All Flower Seeds

Displaying seeds 316 - 330 of 2637 in total

    Sizeable, golden-eyed, ivory-white flowers open on tall stems above fleshy leaves. Resembling an anemone rather than a typical begonia, this extremely rare plant is endemic to the high tropical or subtropical montane forests of Equador, where it is threatened by habitat loss and classified as vulnerable by IUCN. (The International Union for Conservation of Nature). In colder areas the plant may be cut to the ground, but the tuber invariably sprouts again the following spring. ... Learn More


    (20+ seeds)


    Large stunning clusters of bright red flowers are displayed on this scrambling shrub which is rare in cultivation, and will make a magnificent and easily grown ornamental for warm temperate climates. One of the world's largest begonias, it can grow up to 3 m tall in its native haunts in the cloud and montane rainforests in Colombia and northwestern Venezuela, where it is happy at between 1700 and 4000 m. ... Learn More


    (20+ seeds)


    Yes! A Hardy begonia! Fleshy, olive green, deeply-veined foliage is held beneath fragrant light pink flowers 3cm wide in summer. Planted in moisture retentive but freely draining soil and mulched well with bark for more frost protection, this begonia, that can be grown outside all the year around and has top growth hardy to minus 2 degrees C but the tuberous roots have always survived every winter, even at minus 10C here! ... Learn More


    (50+ seeds)


    Begonias are usually prized for their unusually attractive leaves and this one is at the top of the league! Its leaves resemble those of a maple tree, however, they are enormous, up to 30cm across, and much more spectacular, with serrated edging and bright green centres that contrast dramatically with the deep purple of the rest of the leaf. The solid rhizomatous clump is composed of giant leaves surrounded by a contrasting wide black-green border, all being held at the end of red-speckled leaf petioles. Growers have reported that this variety has proved reliably hardy to 15 degrees F making it a stunning garden specimen! This wonderful begonia was first discovered in Mexico in the 1830s, the name referring to the leaves of heracleum, or "Giant Hogweed" to which it is obviously unrelated. Very rare fertile seeds. ... Learn More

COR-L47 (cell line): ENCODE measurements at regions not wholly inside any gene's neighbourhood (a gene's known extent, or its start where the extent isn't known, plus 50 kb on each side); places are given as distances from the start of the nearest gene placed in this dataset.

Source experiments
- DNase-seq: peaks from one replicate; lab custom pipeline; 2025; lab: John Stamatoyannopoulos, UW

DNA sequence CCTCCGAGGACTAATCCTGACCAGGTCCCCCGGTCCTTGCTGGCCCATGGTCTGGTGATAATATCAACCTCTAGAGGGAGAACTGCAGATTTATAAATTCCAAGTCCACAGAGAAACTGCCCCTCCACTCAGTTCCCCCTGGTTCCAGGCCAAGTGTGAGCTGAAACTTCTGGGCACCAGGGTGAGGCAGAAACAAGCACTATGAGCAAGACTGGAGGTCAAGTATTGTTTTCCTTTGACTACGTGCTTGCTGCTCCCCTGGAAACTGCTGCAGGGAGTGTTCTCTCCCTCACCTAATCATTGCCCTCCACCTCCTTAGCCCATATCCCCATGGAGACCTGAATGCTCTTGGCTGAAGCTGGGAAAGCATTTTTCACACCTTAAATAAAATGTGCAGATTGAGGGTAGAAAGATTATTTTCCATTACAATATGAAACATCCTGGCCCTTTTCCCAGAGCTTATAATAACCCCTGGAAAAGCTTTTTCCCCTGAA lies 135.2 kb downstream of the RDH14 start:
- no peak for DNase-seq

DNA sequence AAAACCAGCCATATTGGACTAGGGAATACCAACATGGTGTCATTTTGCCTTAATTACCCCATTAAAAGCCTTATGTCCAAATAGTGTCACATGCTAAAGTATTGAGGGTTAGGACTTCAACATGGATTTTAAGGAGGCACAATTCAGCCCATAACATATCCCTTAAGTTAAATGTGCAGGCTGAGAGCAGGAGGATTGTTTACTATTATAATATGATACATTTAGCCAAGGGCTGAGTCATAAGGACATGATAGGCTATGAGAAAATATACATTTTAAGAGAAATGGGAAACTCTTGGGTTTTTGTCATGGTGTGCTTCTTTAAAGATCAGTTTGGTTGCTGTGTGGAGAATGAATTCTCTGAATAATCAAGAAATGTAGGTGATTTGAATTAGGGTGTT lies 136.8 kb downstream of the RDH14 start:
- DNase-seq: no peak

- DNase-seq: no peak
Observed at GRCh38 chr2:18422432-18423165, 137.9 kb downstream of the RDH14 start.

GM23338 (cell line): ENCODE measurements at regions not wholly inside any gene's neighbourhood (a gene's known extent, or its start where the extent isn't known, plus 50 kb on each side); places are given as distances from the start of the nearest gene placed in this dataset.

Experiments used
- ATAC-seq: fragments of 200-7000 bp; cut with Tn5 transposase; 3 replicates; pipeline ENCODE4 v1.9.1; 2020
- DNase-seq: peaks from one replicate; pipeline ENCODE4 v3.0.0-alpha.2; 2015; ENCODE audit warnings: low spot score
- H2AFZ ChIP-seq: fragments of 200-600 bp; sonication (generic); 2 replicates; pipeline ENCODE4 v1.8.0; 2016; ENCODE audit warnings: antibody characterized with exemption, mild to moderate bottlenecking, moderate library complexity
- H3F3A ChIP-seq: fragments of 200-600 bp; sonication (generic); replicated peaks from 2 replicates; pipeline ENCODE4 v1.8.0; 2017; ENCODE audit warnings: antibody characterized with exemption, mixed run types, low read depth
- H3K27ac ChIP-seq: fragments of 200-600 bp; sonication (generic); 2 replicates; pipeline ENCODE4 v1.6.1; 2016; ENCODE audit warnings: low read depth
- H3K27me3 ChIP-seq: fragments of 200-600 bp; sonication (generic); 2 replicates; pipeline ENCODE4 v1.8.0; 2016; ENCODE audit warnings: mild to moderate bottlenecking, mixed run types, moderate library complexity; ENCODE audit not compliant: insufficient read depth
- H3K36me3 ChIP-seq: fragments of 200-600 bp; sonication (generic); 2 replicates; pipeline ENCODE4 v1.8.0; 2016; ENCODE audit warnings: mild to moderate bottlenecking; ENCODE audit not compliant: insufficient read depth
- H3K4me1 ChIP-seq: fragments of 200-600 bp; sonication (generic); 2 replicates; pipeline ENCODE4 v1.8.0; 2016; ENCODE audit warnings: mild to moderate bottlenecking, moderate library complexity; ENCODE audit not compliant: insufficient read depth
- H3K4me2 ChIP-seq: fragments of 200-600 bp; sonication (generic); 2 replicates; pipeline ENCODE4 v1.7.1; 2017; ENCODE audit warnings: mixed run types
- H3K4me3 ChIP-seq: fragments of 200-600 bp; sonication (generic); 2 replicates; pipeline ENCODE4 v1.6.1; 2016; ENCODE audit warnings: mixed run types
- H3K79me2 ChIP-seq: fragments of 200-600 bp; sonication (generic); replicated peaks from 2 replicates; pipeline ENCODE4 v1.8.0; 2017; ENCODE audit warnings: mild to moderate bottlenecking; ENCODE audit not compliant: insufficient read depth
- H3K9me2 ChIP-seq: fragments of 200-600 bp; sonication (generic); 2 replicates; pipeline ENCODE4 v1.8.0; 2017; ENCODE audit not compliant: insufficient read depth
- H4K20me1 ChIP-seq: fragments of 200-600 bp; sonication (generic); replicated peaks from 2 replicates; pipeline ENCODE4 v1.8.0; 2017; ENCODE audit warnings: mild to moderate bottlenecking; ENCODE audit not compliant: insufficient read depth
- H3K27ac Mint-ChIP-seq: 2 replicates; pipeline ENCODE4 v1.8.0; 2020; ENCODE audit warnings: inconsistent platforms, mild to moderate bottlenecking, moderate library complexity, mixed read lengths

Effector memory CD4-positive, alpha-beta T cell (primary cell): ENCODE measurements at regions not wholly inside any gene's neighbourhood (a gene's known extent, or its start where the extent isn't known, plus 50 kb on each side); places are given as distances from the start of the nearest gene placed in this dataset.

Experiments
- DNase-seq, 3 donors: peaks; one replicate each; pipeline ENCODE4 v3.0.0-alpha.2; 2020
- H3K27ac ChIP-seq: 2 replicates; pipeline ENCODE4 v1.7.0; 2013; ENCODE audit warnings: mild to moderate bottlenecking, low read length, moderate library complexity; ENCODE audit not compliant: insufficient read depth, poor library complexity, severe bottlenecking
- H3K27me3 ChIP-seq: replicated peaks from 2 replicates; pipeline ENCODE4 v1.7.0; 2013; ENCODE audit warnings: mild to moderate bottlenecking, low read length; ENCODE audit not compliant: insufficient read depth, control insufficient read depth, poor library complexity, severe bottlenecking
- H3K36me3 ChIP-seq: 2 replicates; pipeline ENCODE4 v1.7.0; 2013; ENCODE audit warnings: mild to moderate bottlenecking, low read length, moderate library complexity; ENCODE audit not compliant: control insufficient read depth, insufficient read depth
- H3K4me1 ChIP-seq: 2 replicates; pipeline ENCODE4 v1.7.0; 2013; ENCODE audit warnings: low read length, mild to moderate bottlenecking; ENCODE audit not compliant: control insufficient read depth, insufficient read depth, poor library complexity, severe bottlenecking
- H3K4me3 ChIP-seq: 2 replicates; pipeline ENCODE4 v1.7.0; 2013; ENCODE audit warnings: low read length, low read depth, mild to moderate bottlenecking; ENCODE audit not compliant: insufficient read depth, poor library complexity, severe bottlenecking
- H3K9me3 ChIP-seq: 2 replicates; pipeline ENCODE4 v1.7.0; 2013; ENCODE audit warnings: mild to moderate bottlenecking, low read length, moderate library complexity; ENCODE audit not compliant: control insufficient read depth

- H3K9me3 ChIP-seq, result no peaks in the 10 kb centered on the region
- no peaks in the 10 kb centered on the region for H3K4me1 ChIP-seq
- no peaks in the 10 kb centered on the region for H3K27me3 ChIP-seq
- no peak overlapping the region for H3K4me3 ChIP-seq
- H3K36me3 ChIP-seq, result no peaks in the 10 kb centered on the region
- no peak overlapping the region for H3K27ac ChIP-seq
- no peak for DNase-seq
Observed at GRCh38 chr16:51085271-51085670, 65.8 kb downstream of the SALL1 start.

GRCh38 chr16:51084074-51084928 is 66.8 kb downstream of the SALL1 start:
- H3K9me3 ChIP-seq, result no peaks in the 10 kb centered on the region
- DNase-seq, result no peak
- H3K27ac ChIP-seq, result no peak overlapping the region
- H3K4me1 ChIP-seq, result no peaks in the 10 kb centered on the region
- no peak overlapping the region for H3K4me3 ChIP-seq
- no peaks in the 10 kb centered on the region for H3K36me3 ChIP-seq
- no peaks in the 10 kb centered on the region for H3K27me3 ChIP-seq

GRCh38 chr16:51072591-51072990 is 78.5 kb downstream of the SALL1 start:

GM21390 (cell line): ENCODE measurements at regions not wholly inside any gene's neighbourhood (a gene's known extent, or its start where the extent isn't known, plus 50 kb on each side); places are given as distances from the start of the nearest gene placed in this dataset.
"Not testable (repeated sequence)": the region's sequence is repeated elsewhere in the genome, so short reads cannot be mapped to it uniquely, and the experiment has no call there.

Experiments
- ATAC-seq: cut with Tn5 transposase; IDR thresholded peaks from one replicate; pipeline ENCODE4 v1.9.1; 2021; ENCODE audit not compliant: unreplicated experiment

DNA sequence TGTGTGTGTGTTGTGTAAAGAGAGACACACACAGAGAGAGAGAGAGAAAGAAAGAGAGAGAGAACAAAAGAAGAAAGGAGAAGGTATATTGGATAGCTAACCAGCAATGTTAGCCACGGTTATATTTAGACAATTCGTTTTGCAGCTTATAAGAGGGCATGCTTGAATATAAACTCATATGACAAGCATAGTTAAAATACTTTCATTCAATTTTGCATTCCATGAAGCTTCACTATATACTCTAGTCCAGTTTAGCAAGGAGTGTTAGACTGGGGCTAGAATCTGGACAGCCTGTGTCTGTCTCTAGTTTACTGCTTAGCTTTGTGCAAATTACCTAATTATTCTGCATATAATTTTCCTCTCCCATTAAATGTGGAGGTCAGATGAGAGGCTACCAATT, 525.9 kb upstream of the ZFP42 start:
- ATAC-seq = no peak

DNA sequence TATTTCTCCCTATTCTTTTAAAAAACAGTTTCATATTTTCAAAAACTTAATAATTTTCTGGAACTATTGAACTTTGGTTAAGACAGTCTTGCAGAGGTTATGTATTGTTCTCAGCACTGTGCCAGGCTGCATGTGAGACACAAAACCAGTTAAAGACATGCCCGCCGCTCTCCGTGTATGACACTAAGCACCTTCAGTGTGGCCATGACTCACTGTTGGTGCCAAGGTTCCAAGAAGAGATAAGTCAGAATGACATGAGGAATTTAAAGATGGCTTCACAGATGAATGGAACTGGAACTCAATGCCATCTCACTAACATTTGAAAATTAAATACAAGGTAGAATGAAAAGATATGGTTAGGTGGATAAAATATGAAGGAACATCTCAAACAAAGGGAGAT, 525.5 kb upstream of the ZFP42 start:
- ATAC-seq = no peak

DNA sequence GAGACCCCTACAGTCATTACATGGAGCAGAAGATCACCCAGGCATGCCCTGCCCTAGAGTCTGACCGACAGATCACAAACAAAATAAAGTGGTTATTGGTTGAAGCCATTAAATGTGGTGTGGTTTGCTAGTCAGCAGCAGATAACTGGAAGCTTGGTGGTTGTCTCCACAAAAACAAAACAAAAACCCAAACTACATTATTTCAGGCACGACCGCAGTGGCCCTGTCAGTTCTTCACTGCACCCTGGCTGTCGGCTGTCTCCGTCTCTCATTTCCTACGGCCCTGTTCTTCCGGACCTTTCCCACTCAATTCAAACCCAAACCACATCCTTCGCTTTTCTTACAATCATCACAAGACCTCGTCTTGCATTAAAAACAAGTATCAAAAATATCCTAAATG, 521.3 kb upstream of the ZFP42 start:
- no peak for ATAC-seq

(20+ seeds)


    This lovely shrub-like perennial and low-maintenance houseplant displays large, asymmetrical, deeply-folded, dark green leaves with a superb metallic sheen, and striking red veins underneath. Large clusters of hairy, pink flowers open on sturdy, thin, erect stems. Coming from Brazil, it prefers temperatures above 10 °C (50 °F), so in temperate regions it is best grown under glass, or planted out in spring when it is sufficiently warm. At lower temperatures it may lose its foliage and die down but will re-sprout again with increasing warmth. ... Learn More


    (20+ seeds)


    Very late in the year, as daylight hours shorten, clouds of confetti-like flowers with prominent bright yellow anthers open, en-masse, atop the strong flower stalks. Because it only flowers when the weather is cool, if only in comparison to that of spring and summer, it is an impressive foliage plant during the warm months, with visual impact with its amazing leaf size and overall scale. As an annual in a warm climate, this astounding plant gathers strength all season, soaring to four or even six feet by frost. But in even warmer or hot climes, the "tree" begonia makes good on its name, with thick canes twelve feet (4 metres) high and more, each with a few enormous rhubarb-like leaves nearly a foot across, which are displayed loosely on strong, upright canes. So to guarantee a shower of flowers late in the year, try one in a large pot indoors in good light. ... Learn More